GREAT WEATHER FOR MEDIA will open October 15 for submissions for its print anthology. “Our focus is on the innovative and unexpected.” They welcome “poetry, short fiction (under 2,500 words), flash fiction, creative non-fiction, hybrid.” Note that cash payments go only to U.S. writers, who receive $10 and a contributor copy.
Closing October 22, ADDA’s current call for poetry and spoken word is open to all Commonwealth citizens. “This call for submissions aims to explore poetry in its many forms and traditions. We are inviting submissions of written poetry and, for the first time, video recordings of spoken-word poetry. We strongly encourage submissions in mother tongues and/or oral languages, provided they are accompanied by an English translation or include English subtitles. Send us your work either in written form or as a video recording.” Compensation: “Up to 24 pieces will be selected by a team of poets and spoken word artists and published over the year. You will be paid a fee if your work is accepted for publication.”
MUDROOM is receiving submissions (poetry and prose) through October 25. Pays each contributor $15 (via Paypal).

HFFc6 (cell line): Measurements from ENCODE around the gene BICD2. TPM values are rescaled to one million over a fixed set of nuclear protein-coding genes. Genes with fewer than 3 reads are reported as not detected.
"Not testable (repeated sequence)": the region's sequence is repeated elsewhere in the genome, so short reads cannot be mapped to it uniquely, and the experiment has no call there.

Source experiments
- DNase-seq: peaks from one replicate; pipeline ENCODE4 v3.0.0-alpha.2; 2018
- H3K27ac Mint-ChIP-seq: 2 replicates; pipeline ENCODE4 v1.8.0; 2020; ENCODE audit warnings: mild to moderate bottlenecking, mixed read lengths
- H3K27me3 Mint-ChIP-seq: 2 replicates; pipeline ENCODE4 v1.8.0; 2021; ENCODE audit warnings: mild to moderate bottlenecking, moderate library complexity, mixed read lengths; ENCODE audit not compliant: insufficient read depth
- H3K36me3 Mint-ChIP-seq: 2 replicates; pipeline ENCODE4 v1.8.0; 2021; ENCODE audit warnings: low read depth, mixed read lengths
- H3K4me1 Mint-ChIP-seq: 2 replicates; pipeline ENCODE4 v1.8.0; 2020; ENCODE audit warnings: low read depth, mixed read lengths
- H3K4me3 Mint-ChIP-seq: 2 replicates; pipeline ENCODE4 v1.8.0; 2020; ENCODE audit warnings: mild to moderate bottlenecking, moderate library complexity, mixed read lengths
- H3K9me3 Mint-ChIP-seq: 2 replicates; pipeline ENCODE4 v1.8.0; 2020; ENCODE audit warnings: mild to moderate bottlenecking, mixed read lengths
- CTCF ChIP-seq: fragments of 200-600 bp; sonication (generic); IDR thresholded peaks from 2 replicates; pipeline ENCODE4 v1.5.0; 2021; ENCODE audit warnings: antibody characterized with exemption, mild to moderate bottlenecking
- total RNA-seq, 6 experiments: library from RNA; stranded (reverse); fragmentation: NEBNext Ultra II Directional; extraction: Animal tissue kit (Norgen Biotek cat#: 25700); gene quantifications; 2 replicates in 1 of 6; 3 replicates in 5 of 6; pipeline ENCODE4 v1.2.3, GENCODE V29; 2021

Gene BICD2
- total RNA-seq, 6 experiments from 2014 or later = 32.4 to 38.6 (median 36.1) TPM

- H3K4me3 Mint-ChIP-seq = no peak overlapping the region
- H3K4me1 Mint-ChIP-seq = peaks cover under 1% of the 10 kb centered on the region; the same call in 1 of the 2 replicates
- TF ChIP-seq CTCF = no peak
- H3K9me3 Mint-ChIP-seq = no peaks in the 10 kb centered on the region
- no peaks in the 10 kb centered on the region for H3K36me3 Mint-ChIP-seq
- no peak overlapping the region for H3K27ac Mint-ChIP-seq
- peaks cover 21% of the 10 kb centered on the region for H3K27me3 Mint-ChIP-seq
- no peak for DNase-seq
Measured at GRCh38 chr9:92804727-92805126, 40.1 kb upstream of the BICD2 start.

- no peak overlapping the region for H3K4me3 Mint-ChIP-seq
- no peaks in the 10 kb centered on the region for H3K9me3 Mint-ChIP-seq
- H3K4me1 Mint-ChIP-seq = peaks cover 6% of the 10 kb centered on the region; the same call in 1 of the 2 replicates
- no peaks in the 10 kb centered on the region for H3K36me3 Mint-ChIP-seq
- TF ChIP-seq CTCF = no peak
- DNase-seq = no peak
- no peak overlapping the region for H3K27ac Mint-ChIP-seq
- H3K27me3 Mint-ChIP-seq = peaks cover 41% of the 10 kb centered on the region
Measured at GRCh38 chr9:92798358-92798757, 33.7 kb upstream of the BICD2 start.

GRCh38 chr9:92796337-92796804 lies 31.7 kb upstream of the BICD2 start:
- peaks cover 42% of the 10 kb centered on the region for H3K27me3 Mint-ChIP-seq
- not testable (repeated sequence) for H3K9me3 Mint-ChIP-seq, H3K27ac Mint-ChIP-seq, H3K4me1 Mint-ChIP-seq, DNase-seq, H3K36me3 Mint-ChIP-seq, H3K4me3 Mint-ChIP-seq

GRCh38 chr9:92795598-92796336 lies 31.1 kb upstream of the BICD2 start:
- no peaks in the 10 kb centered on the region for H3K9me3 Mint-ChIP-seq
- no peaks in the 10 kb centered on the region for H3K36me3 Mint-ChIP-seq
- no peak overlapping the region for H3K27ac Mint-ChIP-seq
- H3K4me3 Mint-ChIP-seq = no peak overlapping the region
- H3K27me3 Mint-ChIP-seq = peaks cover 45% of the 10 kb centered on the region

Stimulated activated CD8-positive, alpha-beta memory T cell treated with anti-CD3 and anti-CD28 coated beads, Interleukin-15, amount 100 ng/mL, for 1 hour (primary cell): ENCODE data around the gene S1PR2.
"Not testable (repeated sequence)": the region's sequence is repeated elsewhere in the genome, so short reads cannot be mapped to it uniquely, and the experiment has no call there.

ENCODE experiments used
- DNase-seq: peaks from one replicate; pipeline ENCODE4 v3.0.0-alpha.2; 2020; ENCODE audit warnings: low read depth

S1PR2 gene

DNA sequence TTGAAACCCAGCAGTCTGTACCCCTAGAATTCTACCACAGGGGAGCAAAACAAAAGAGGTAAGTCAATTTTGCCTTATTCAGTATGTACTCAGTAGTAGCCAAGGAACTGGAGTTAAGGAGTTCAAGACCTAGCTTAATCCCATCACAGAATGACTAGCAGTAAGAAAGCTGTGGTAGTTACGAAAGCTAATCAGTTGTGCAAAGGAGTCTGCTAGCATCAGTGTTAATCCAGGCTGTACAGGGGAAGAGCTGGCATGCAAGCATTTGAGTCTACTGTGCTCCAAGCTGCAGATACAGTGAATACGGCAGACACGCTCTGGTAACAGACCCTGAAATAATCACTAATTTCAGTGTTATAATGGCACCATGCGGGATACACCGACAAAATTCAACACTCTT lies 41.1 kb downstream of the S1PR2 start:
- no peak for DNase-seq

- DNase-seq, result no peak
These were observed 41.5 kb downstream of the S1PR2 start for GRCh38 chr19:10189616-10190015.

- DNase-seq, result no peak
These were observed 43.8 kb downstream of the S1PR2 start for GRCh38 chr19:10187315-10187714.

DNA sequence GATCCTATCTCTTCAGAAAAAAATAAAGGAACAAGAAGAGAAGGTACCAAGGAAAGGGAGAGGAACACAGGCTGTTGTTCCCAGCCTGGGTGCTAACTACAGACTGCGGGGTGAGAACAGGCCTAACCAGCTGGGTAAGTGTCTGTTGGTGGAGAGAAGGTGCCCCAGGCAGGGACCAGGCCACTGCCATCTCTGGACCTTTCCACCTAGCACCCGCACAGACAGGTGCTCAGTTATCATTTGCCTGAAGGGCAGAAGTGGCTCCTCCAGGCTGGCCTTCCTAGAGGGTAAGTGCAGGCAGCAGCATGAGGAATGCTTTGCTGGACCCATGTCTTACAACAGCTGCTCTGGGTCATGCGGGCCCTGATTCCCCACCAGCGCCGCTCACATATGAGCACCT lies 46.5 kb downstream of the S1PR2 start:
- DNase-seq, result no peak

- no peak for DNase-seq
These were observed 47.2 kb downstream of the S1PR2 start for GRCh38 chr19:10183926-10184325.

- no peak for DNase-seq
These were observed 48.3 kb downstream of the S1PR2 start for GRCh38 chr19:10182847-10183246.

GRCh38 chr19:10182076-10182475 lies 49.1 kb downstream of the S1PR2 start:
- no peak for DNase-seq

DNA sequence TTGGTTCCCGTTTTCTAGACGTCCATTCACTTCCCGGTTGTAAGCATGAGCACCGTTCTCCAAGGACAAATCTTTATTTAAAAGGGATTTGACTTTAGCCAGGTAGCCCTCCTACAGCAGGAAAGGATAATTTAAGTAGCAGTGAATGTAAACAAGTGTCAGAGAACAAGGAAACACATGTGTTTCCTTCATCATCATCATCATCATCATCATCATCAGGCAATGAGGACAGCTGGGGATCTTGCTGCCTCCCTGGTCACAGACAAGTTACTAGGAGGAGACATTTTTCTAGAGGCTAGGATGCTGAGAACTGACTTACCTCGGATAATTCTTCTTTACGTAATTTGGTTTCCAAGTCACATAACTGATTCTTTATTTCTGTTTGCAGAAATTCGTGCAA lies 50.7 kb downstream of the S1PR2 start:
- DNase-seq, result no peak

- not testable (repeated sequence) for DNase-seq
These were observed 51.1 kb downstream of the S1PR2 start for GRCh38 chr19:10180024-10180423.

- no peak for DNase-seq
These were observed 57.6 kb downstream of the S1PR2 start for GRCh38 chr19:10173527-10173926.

Submissions received by October 31 for BLACK LAWRENCE PRESS’s Immigrant Writing Series will be considered in the next reading period: “Submissions are accepted year-round. However, selections are made in June and November for a total of two books per year.” The series “aims to provide a clear and consistent home for new Immigrant Writings in the U.S. Book selections will be made by a four-member editorial board composed of writers in the U.S. who are either immigrants or whose works focus on the immigrant experience. Selections will be based on merit with the goal of publishing the best works by immigrants. Poets and authors, at any stage of their careers, who identify as immigrants are welcome to submit a book manuscript of poetry or prose or a hybrid text for consideration.” Compensation: “In addition to publication, marketing, and a standard royalties contract from Black Lawrence Press, authors chosen for the Black Lawrence Immigrant Writing Series will receive a travel stipend of $500, which can be used for book tours or in any manner chosen by the authors.” NB: “Submission is open to any individual living in the U.S. who identifies as an immigrant and who either (i) was born in another country, (ii) has at least one parent who was born in another country (iii) is a refugee, or (iv) lives in the United States under Asylum or a Protection Program, such as TPS or DACA.”